When we returned from Gozo, instead of putting these boxes back in our basement closet where they sat undisturbed for years since I’d moved them out of the condo, I left them out in a pile. Seeing them every day would mean I couldn’t ignore them, and I vowed to triage and order the images into some sort of family narrative. But even as I resolved to do so, I confessed to Sean that I couldn’t see how. I hadn’t even started, and already I felt resentful of the tedium that would stall my writing even longer.
“You’ve been saying you need a frame for the book, so write about it. Use the process,” he answered.
And a light went on. Sean had given me the key to finishing the book about my paternal grandmother and her life in Siberia.
I start this new phase of sorting and de-cluttering (and research) today.
I’ll let you know what I find.
Congratulations to Mira Bartók on winning the National Book Critics Circle Award for Autobiography for The Memory Palace. The Circle says The Memory Palace “rose to the formal challenge of blending her mother’s journals, reflections on her mother’s mental illness and subsequent homelessness, and thoughts on her own recovery from a head injury to create a heartfelt yet respectful work of art.”
A while ago, I had the pleasure of interviewing Mira about her book. It was a great conversation You can find it here.
The first review of Epistolophilia: Writing the Life of Ona Šimaitė appeared a few days ago. And even though this isn’t my first book or review, it’s still a wild ride to have strangers reading my work.
In her review of the book, Claire Posner points to a major challenge that I faced writing this book: chronology.
She’s right: rather than telling Šimaitė’s story from beginning to end in a clean and linear fashion, I attacked the librarian’s life by topic, and attempted to answer the questions that the process of piecing her story together raised for me.
This book, as many of you know by now, was a struggle to write. The archival materials I was working with (letters and diaries) resisted my efforts to tame them. I simultaneously had too much and too little to work with. Only after a long internal battle and after putting aside some of my ideas about how this book should look did Epistolophilia finally come together.
The funny thing is that despite its being such a major obstacle, I’d pretty much forgotten about the issue of chronology and how much pain it had caused me, until I read the ForeWord review.
So what did I learn from writing Šimaitė’s life? For one: we don’t actually live our lives chronologically. Two: we certainly don’t record them that way. Rather, we move continually back and forth between the past and present, reinterpreting, forgetting, remembering, inventing, telling ourselves our own histories, then (in the best cases) turning around and recounting those histories to our children, our loved ones, and our readers.
So, when I was recently asked by a fellow writer how she should tackle a large collection of letters in her possession, I had to stop and think. The obvious advice is to organize and read the letters and diaries chronologically (if they come from different archives, be sure to devise a system to identify the source of each letter before mixing documents up — I used coloured star stickers). Then, the second most obvious piece of advice would perhaps be to abandon chronology altogether.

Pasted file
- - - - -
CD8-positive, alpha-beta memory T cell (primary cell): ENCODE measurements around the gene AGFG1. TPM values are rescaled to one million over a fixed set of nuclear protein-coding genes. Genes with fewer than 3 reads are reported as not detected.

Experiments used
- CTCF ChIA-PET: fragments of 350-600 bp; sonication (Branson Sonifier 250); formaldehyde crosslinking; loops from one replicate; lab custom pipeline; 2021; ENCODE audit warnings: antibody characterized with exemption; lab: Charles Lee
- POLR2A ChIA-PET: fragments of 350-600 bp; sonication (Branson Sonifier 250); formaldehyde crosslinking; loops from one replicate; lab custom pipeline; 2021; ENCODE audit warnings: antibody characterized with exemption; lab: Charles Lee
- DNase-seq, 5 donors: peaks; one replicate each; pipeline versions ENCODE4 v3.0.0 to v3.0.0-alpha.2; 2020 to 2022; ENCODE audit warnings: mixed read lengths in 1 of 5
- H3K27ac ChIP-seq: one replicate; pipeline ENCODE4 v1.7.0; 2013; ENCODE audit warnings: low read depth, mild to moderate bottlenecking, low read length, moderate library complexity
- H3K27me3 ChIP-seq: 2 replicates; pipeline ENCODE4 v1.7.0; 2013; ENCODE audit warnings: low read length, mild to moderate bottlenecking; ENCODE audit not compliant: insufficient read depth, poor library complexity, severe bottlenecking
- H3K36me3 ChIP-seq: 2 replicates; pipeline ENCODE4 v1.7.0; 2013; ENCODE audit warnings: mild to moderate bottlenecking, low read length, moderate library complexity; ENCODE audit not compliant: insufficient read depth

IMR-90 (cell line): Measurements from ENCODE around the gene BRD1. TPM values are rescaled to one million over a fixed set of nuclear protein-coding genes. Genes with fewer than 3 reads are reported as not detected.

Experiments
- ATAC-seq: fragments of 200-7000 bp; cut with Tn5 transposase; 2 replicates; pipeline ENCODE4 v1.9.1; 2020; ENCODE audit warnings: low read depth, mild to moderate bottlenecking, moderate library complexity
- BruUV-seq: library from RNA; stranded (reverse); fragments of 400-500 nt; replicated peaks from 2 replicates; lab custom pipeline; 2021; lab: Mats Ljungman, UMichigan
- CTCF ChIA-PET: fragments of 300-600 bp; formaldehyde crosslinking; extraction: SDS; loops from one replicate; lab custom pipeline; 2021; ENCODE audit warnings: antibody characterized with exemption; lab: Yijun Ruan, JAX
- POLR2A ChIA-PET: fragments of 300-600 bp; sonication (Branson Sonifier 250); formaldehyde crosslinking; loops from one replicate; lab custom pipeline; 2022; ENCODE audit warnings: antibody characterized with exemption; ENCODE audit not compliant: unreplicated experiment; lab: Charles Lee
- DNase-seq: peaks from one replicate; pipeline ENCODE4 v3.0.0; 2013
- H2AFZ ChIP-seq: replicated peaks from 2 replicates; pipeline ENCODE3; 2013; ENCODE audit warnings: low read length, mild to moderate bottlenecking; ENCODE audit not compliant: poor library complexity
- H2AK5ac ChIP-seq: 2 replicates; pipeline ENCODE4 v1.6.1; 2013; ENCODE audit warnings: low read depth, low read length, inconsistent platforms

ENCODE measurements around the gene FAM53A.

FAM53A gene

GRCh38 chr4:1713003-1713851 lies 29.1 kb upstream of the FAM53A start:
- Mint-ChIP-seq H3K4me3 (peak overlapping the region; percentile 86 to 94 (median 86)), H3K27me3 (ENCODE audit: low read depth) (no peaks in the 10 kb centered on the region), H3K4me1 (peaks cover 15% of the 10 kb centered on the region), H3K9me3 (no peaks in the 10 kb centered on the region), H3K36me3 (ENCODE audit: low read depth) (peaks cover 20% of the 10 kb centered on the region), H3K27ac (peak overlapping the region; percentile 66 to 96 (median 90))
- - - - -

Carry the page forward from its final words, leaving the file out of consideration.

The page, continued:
The difficulty lies in the fact that you’ve got to make order from chaos to start. But then you may realize that the order has created a new kind of chaos. Do not confuse mere chronology with structure. Chronology may be a start, but it may not be a solution. It may even be a problem.
I suspect that each body of correspondence or life writing demands its own structure when being reworked for a book. This is great, because it means that there are no rules. (But the bad news too is that there are no rules.) You have to pay close attention to your material and tease out its meaning. With luck, once you have meaning, structure should follow. By this I mean that once you see a story emerging from a pile of documents, chances are you can also see how to tell it.
The best I can offer for now, in terms of a method, is this:
- Organize your materials chronologically.
- Read them chronologically
- Track the story they tell. (Find their meaning)
- Abandon chronology if necessary. (Build a structure)
- Tell the story as the material demands.
I’d love to hear from others working with letters and diaries. How have you coped with an embarrassment of riches that resists structure? How do you organize your material and tame it? What is your relationship to chronology and the material traces of lives lived?
Share your thoughts and experiences. Perhaps we can learn from one another.
This post is part of a weekly series called “Countdown to Publication” on SheWrites.com, the premier social network for women writers.
“Even now, when the phone rings late at night, I think it’s her. I stumble out of bed ready for the worst. The last time my mother called was in 1990. I was thirty-one and living in Chicago. She said if I didn’t come home right away she’d kill herself.”
In The Memory Palace Mira Bartók chronicles her life with her brilliant but mentally ill mother Norma, and explores their volatile relationship and ultimately unbreakable bond.
A piano prodigy in her youth, Norma’s severe case of schizophrenia created a hellish upbringing for Mira and her sister. When they were young, Norma neglected the girls, and Mira and her sister were forced to make do on their own. As the girls entered their teenage years, Norma’s illness grew progressively severe.